Research being conducted at the University of Strathclyde in Glasgow may lead to treatment to help children with cerebral palsy to speak more clearly. Cerebral palsy is usually caused by a birth injury to the brain, and children with the condition often have trouble controlling their movements as they grow older.
Dr. Anja Kuschmann is studying the speech patterns of children with the condition in order to better understand why they often struggle to speak clearly. Kuschmann has stated her belief that a better understanding of cerebral palsy could lead to better diagnosis and treatment.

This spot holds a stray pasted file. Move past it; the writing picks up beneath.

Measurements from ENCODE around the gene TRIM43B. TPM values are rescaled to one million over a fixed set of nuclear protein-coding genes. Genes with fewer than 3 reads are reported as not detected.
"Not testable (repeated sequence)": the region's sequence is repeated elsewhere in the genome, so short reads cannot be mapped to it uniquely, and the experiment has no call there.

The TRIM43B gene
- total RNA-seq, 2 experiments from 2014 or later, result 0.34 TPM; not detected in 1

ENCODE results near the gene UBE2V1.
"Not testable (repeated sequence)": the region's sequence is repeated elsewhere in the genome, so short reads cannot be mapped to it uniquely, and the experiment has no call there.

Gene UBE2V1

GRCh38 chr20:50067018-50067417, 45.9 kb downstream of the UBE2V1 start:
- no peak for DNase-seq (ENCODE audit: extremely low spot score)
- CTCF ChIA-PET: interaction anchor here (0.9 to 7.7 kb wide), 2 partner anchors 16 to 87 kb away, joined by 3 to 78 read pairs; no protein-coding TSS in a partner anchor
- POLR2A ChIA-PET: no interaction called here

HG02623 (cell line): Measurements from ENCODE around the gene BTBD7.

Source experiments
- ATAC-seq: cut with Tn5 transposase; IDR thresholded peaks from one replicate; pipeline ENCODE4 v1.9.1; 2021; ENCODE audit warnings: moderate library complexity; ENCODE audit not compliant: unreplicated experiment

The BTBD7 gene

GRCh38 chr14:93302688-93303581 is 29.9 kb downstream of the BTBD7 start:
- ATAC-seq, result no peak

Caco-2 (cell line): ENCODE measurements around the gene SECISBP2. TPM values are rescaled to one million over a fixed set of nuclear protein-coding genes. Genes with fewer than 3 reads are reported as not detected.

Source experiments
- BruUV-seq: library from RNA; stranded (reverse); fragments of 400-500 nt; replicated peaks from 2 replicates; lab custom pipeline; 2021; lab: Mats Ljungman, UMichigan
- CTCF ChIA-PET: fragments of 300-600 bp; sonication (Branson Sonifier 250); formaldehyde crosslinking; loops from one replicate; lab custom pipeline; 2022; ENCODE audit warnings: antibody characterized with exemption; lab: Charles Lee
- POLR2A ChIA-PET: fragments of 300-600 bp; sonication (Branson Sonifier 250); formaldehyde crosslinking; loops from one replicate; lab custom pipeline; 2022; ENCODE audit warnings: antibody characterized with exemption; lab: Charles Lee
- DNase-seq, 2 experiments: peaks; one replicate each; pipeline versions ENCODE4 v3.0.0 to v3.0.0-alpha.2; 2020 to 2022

Kuschmann said that speech problems encountered by children with cerebral palsy include difficulty with rhythm, melody and stress. Such problems are usually referred to as “prosodic difficulties,” and they can make a great difference in how intelligible a child’s speech may be to listeners.
According to Kuschmann, the prosodic development of young people with cerebral palsy is not well understood at present. Currently, she said, it is unclear whether the issues result from an inability to store prosodic information in the brain or from muscular problems that arise during speaking. The doctor’s research is intended to find the cause of these prosodic difficulties.
The research will be conducted over three years with the help of a $350,000 research fellowship. Although there is no cure for cerebral palsy today, better treatment could greatly improve quality of life for children with the condition.